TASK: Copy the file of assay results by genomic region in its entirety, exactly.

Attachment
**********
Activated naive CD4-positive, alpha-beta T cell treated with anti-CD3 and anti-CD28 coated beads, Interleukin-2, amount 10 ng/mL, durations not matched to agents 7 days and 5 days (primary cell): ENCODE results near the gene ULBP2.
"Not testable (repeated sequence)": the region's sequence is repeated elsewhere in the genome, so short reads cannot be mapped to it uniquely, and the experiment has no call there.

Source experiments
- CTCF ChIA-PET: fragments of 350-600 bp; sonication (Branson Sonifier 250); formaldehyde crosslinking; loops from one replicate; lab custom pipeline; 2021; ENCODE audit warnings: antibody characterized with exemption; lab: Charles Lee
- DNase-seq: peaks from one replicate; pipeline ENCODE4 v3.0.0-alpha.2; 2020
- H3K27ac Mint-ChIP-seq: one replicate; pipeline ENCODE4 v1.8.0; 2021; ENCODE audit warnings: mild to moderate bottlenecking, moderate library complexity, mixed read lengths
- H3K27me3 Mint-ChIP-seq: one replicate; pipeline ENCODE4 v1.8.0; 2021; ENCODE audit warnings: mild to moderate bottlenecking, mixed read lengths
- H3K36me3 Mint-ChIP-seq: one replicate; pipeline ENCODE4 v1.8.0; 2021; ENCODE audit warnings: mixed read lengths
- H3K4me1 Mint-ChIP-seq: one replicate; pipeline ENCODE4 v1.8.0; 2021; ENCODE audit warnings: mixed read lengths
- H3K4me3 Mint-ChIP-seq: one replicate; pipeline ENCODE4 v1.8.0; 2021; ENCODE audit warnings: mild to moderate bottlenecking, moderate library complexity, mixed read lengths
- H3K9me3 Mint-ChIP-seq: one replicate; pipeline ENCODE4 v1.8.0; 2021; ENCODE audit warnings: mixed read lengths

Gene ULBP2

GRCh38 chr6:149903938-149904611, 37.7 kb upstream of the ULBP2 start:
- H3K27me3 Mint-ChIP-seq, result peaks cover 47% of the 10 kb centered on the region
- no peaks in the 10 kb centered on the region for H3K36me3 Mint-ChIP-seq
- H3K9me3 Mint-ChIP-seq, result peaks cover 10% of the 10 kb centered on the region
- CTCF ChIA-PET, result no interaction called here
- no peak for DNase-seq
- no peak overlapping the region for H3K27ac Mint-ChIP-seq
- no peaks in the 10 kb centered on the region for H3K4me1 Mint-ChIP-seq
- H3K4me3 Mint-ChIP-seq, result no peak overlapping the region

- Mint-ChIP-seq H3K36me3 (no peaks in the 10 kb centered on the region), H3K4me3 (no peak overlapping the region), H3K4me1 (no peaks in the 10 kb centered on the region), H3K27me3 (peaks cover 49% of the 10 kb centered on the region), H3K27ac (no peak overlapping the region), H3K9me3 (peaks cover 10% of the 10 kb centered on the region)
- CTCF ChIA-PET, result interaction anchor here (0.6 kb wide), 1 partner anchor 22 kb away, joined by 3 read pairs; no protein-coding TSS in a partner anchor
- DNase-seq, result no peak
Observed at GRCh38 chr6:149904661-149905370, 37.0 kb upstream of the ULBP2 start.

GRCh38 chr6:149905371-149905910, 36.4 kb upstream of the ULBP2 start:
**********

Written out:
Activated naive CD4-positive, alpha-beta T cell treated with anti-CD3 and anti-CD28 coated beads, Interleukin-2, amount 10 ng/mL, durations not matched to agents 7 days and 5 days (primary cell): ENCODE results near the gene ULBP2.
"Not testable (repeated sequence)": the region's sequence is repeated elsewhere in the genome, so short reads cannot be mapped to it uniquely, and the experiment has no call there.

Source experiments
- CTCF ChIA-PET: fragments of 350-600 bp; sonication (Branson Sonifier 250); formaldehyde crosslinking; loops from one replicate; lab custom pipeline; 2021; ENCODE audit warnings: antibody characterized with exemption; lab: Charles Lee
- DNase-seq: peaks from one replicate; pipeline ENCODE4 v3.0.0-alpha.2; 2020
- H3K27ac Mint-ChIP-seq: one replicate; pipeline ENCODE4 v1.8.0; 2021; ENCODE audit warnings: mild to moderate bottlenecking, moderate library complexity, mixed read lengths
- H3K27me3 Mint-ChIP-seq: one replicate; pipeline ENCODE4 v1.8.0; 2021; ENCODE audit warnings: mild to moderate bottlenecking, mixed read lengths
- H3K36me3 Mint-ChIP-seq: one replicate; pipeline ENCODE4 v1.8.0; 2021; ENCODE audit warnings: mixed read lengths
- H3K4me1 Mint-ChIP-seq: one replicate; pipeline ENCODE4 v1.8.0; 2021; ENCODE audit warnings: mixed read lengths
- H3K4me3 Mint-ChIP-seq: one replicate; pipeline ENCODE4 v1.8.0; 2021; ENCODE audit warnings: mild to moderate bottlenecking, moderate library complexity, mixed read lengths
- H3K9me3 Mint-ChIP-seq: one replicate; pipeline ENCODE4 v1.8.0; 2021; ENCODE audit warnings: mixed read lengths

Gene ULBP2

GRCh38 chr6:149903938-149904611, 37.7 kb upstream of the ULBP2 start:
- H3K27me3 Mint-ChIP-seq, result peaks cover 47% of the 10 kb centered on the region
- no peaks in the 10 kb centered on the region for H3K36me3 Mint-ChIP-seq
- H3K9me3 Mint-ChIP-seq, result peaks cover 10% of the 10 kb centered on the region
- CTCF ChIA-PET, result no interaction called here
- no peak for DNase-seq
- no peak overlapping the region for H3K27ac Mint-ChIP-seq
- no peaks in the 10 kb centered on the region for H3K4me1 Mint-ChIP-seq
- H3K4me3 Mint-ChIP-seq, result no peak overlapping the region

- Mint-ChIP-seq H3K36me3 (no peaks in the 10 kb centered on the region), H3K4me3 (no peak overlapping the region), H3K4me1 (no peaks in the 10 kb centered on the region), H3K27me3 (peaks cover 49% of the 10 kb centered on the region), H3K27ac (no peak overlapping the region), H3K9me3 (peaks cover 10% of the 10 kb centered on the region)
- CTCF ChIA-PET, result interaction anchor here (0.6 kb wide), 1 partner anchor 22 kb away, joined by 3 read pairs; no protein-coding TSS in a partner anchor
- DNase-seq, result no peak
Observed at GRCh38 chr6:149904661-149905370, 37.0 kb upstream of the ULBP2 start.

GRCh38 chr6:149905371-149905910, 36.4 kb upstream of the ULBP2 start: